22 May 2019

Choosing the Right Path to Protection

In Monday’s session CM50 Interplay Between Designs, Copyright, and Trade Dress—Overlapping or Coexisting, which was moderated by Simon Brown, a Partner at Adams & Adams (USA), panelists discussed the challenges associated with different types of protection in their various jurisdictions.

Imogen Fowler, a Partner at Hogan Lovells (Spain), said anybody who has filed a trademark with the European Intellectual Property Office (EUIPO) in the last few years would have found it is becoming increasingly difficult to get particular types of marks approved.

“The first place we saw things change was in the context of 3D marks. Effectively, the law now says that a shape has to depart significantly from the norm in order to be registerable. That bar is very high, it’s very hard to prove,” she noted. “So if you’re trying to file a 3D mark based on inherent distinctiveness, I would say good luck to you.”

Ms. Fowler cited two examples in which the EUIPO rejected applications to register 3D shape marks for confectionary, noting: “These are very well-known trademarks, which are quite unique shapes. I would have thought they would be inherently distinctive, but they didn’t meet the threshold.”

She added that it has also become more difficult to register 2D marks, with the EUIPO rejecting applications for marks that feature “non-distinctive words and logo elements.”

Mr. Brown said that “while a lot of lawyers are more focused on trademarks than any other form of IP, given the difficulties of securing trademark rights, certainly in the non-traditional sphere, it’s becoming increasingly important to look at other aspects of IP.”

One way in which brands are protecting their marks is through trade dress. However, this can only be done at a national level as an “unregistered right” because trade dress does not exist as a specific category for protection in the European Union.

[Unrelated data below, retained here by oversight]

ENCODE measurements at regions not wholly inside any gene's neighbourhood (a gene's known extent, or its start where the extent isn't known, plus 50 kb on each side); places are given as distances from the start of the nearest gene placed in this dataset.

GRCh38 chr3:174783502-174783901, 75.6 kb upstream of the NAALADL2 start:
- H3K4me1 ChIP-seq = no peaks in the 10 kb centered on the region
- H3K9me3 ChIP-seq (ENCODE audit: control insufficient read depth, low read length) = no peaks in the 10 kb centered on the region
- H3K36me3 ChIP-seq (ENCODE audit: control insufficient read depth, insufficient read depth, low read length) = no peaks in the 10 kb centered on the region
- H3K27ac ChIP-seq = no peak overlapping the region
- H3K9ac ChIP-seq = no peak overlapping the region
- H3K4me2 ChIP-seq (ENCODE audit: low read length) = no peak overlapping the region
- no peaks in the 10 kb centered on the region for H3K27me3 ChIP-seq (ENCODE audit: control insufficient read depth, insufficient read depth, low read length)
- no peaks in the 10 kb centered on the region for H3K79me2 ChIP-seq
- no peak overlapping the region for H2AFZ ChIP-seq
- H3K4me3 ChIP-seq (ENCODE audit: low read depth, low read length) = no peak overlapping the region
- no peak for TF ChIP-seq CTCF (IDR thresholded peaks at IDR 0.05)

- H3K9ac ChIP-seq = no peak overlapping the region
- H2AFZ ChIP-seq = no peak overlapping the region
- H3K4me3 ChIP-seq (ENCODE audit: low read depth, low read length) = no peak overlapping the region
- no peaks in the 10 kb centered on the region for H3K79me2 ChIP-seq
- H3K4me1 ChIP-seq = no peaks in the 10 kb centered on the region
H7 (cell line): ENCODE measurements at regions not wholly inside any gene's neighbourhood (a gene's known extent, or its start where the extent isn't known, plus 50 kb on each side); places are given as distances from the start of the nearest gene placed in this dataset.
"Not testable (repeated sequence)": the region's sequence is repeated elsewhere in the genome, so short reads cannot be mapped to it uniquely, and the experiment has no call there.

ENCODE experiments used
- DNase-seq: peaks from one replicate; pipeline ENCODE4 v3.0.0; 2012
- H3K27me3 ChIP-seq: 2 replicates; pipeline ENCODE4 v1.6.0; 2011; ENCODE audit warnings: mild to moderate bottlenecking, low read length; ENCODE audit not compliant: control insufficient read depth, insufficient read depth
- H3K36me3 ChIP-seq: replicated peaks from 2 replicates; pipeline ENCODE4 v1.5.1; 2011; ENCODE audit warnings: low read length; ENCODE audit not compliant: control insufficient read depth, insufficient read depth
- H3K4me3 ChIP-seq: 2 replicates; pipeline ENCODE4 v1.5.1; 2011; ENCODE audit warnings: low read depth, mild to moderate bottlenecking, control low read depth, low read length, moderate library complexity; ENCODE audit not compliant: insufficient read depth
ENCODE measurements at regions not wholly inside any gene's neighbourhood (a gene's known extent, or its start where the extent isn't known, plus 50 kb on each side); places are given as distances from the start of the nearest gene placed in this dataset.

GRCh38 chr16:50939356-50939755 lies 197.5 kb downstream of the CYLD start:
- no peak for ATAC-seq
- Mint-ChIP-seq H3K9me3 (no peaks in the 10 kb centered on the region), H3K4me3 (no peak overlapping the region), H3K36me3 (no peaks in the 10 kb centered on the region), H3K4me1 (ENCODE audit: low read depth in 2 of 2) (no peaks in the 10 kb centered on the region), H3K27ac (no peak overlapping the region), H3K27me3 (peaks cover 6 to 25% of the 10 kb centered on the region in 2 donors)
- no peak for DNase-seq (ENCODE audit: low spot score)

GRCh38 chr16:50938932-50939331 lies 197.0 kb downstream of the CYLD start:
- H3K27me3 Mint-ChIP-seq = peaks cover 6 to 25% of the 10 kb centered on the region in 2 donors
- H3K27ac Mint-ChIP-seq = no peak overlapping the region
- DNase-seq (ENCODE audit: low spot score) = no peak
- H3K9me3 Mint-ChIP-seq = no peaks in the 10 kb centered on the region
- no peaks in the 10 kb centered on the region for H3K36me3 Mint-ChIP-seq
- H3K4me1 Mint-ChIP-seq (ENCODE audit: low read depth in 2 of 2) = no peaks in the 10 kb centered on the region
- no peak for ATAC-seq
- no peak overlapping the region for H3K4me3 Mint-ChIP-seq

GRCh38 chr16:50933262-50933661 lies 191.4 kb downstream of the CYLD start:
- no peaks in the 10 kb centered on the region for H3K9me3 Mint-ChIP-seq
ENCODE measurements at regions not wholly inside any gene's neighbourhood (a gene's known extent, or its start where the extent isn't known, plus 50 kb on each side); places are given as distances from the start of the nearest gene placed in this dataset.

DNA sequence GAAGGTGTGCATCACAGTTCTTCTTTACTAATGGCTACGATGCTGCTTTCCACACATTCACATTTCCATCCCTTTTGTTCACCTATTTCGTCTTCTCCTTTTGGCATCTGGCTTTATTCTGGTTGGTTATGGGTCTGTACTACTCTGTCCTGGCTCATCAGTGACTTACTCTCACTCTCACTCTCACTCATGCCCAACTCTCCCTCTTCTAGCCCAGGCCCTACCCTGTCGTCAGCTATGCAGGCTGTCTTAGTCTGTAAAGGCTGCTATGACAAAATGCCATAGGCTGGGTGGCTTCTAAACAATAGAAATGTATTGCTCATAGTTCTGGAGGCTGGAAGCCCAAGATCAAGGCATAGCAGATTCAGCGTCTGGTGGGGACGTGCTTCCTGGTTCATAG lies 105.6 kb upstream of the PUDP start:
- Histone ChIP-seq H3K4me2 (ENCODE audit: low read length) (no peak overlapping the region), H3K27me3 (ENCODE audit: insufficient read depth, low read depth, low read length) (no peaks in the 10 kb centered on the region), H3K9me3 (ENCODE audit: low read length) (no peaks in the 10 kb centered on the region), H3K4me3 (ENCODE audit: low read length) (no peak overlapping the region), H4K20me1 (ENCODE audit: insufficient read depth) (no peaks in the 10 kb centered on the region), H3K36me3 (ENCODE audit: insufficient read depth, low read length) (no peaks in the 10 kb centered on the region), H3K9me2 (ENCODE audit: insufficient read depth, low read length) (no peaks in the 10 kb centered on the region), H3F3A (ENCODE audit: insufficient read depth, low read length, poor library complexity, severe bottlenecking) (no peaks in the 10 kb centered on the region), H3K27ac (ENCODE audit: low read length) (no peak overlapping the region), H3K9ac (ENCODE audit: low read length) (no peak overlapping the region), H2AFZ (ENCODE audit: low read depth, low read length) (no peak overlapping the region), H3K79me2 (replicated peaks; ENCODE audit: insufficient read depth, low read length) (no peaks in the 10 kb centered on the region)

Ms. Fowler noted how this is further complicated by the fact that national laws differ from country to country. “An unregistered right in Spain will not be the same as in Bulgaria,” she added. This means that there is no clear scope for the right across Europe.

There are no fees applicable for unregistered rights, but they can be expensive to enforce because it is necessary to demonstrate “serious evidence of unfair competition and actual confusion” to prove infringement, she said.

A category for design patents also does not exist in the EU. Instead, unregistered or registered community designs are available.

Since there is no detailed examination required to obtain these rights, Ms. Fowler said, it makes them “really quick to register.”

In China, in contrast, design patents are available. Ray Zhao, Partner at Unitalen Attorneys At Law (China), explained that in order to qualify for protection, design patents must be novel, fit for industrial application, and artistic.

“There is no substantial examination for design patents in China. Often companies file design patents, and as long as you meet the formality requirements, the applications will be approved,” he said.

While this makes approval extremely fast, the lack of substantial examination can result in disputes when two companies file the same design, he noted.

Copyright applications in China are also not subject to examination, meaning they can be issued in as little as a month, Mr. Zhao said.

However, copyright is registered on a regional basis in the country but the “registries don’t share information, so it can be difficult to find what works are already protected,” he added. Nonetheless both copyright and design patents can provide alternatives to or supplement trademark protection.

In the United States, brand owners can protect product packaging and product design in the form of trade dress protection.

Diego Palacio, Attorney at Palacio & Asociados (Argentina), said trade dress protection is a “source indicator for consumers, which helps avoid the likelihood of confusion.”

To qualify for trade dress protection, the product packaging must be non-functional, must not be essential to the use or purpose of the product, and must not affect the product’s cost or quality.

The packaging must be inherently distinctive or acquire distinctiveness by secondary meaning, while the design is considered inherently non-distinctive and must acquire distinctiveness by secondary meaning.

Mr. Palacio said that in the U.S., trade dress protection lasts indefinitely, as long as it is being used. Additionally, brands can obtain protection after a product has been made available in public. This is important because, in some cases, public disclosure can be helpful to establish acquired distinctiveness, which can be difficult to prove.

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